Posted by Michael Andersen (Contributor) on May 30th, 2014 at 10:15 am
(Photos by M.Andersen/BikePortland)
In 2012, one of Portland’s fastest-growing employers told the managers of Oregon’s biggest office building that it would walk away from any lease offer that didn’t allow employees to bring their bikes up to the 28th floor office.
The company, software performance management startup New Relic, got its way. Two years later, its 180 employees in downtown Portland’s U.S. Bancorp Tower are enjoying the benefits: the most attractive commercial bike parking in the city and a workplace where bike-commuting is about four times more common than driving.
New Relic also seems to have kicked off a new local trend, the Portland tech scene’s version of Silicon Valley’s on-site laundry services and all-you-can-eat buffets: hiring a bike mechanic to come by the office for free on-site tuneups while the bikes’ owners are at work.
“There’s nine people signed up today, and a dozen bikes that have been tagged,” New Relic’s guest mechanic, Darin Wick of Pedal Bike Tours, said Thursday as he hurried to pump tires and tighten cables for many of the 37 bicycles hanging, leaning or (in one case) sitting neatly folded in the company’s 1,000-square-foot bike parking area.
Wick comes to New Relic’s office once every three weeks. The company pays Pedal Bike Tours $40 per tuneup, of which each bike’s owners end up paying about $8 in additional taxes. That’s because bike maintenance isn’t recognized by the IRS as a fringe benefit.
“I keep joking that I ought to bring in bikes and get them tuned up, and charge people $10 off the street,” New Relic software engineer Jonathan Thurman said.
New Relic’s parking area, a line of wood-trimmed metal slabs with affixed hooks isn’t physically beautiful — it’s a just storage area, after all — but, sitting just to the right of the office’s main entrance, it’s arresting. Then there are the details: a bike map of downtown Portland painted on the ceiling above the in-house bike repair workstation, the sign that references Portland’s annual Bunny on a Bike Ride, a shoe-drying rack that during the winter had inserts with built-in heating elements, a rack of personalized shower bags hanging in the adjoining locker room, a wall of rubber coat-hooks that you eventually realize are handlebar grips.
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Asked how many of New Relic’s 180 local employees drive to work, executive assistant and office manager Mary Cameron began ticking off names on her fingers with the help of two colleagues.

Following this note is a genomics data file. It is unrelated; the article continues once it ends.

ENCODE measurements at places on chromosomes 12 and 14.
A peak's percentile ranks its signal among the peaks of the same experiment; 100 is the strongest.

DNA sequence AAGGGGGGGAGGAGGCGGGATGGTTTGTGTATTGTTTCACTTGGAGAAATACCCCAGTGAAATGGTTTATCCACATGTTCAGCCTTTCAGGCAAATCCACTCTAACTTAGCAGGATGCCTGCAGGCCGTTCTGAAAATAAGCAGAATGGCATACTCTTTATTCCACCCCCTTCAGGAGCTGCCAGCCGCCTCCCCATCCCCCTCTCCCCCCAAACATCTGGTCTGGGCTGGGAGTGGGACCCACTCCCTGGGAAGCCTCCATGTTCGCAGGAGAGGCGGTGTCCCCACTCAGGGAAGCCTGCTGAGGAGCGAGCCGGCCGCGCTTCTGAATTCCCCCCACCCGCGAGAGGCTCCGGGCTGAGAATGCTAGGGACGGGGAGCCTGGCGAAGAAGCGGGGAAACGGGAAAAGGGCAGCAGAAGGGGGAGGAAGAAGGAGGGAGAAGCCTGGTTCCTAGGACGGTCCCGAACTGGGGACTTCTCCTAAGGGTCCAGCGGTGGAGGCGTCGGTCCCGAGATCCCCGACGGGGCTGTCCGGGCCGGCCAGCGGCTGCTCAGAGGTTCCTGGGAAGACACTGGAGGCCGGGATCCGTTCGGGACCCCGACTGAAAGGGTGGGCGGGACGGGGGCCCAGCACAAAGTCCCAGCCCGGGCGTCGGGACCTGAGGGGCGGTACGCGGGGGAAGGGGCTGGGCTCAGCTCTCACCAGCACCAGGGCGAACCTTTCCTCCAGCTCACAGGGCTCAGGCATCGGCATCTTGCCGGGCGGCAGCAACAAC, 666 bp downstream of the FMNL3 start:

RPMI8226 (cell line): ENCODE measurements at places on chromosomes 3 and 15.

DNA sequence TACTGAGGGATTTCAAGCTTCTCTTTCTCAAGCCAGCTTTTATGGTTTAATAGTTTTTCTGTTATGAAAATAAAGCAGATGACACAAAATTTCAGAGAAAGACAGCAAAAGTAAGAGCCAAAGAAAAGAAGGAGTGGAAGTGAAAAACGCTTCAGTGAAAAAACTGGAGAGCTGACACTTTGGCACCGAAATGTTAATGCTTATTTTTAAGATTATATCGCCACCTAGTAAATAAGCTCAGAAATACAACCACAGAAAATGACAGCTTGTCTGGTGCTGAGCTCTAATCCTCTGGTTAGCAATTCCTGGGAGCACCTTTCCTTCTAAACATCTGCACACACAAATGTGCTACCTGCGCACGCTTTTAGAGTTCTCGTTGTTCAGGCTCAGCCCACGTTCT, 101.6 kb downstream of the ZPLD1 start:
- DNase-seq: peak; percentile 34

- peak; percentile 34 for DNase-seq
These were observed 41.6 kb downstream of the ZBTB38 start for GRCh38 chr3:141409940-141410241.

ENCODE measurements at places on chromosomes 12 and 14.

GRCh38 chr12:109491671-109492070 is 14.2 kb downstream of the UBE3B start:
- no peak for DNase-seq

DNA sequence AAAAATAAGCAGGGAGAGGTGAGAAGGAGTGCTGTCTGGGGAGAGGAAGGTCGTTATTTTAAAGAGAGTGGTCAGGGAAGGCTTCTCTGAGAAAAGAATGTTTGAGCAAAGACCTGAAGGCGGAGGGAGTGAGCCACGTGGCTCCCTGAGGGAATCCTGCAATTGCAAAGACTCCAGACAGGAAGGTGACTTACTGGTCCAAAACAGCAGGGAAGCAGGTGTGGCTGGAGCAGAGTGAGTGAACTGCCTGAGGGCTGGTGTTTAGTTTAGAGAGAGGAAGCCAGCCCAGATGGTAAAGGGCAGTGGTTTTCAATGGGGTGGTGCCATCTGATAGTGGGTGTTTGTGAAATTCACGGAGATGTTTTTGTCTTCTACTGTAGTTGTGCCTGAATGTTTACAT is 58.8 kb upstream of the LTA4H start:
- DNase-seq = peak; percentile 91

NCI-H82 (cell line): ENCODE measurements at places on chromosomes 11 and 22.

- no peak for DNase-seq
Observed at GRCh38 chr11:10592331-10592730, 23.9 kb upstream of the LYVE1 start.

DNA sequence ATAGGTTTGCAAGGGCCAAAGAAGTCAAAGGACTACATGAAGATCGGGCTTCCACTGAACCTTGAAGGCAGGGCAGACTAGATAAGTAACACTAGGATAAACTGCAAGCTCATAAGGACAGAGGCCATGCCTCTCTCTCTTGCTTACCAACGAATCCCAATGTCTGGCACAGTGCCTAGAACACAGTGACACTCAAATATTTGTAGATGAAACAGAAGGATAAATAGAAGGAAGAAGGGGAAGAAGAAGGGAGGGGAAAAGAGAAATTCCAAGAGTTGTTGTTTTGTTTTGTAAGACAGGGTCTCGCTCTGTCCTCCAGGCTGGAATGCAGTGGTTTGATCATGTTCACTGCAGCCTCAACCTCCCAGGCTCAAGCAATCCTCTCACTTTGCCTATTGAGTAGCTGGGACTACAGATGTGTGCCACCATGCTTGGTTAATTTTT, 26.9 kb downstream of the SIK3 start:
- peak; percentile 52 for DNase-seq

“Jim drives,” she said. “I think Patrick drives.”
They made it to six before getting stuck.
“Less than 10,” Cameron concluded.
Next month, New Relic will expand into the 29th floor of the big pink office tower, adding room for more than 100 more employees and another 800 square feet of in-office bike parking space. It comes out to about 10 percent of the firm’s total office lease, enough for a few dozen employees to set up desks if the company had chosen to use the office tower’s normal bike parking area in its underground garage.
But the unwelcoming, remote space outside the office wouldn’t fit New Relic’s culture of bike-friendliness, said Jesse Dearing, a software engineer who moved to Portland from Dallas in 2012 to join New Relic and started bike commuting as soon as he realized how many of his co-workers were doing it.
“It’s contagious,” he said. And a recruiting tool, too: “Whenever we bring people in for an interview and they see all the bikes, it’s really impressive.”
At the advice of a co-worker, Dearing sold the heavy, undersized bike he’d brought with him from Texas and bought a Surly Crosscheck from City Bikes on Southeast Ankeny. After he started bike-commuting daily, he moved from Parkrose to Montavilla, dropped 30 pounds and became one of the company’s lead evangelists for biking.
Before that, Dearing had ridden TriMet, which is the most common way for employees to get to New Relic. Dearing decided to make the jump to biking when it was time to renew his transit pass — a benefit that, it’s worth noting, New Relic chooses not to subsidize, other than letting employees buy them with pretax income.
Then again, it doesn’t subsidize employee auto parking costs, either.
“You have to pick and choose,” Cameron said. “And we chose bikes.”
— The Real Estate Beat is a weekly column sponsored by real estate broker Lyudmila Leissler of Portlandia Home/Windermere Real Estate. Let Mila help you find the best bike-friendly home.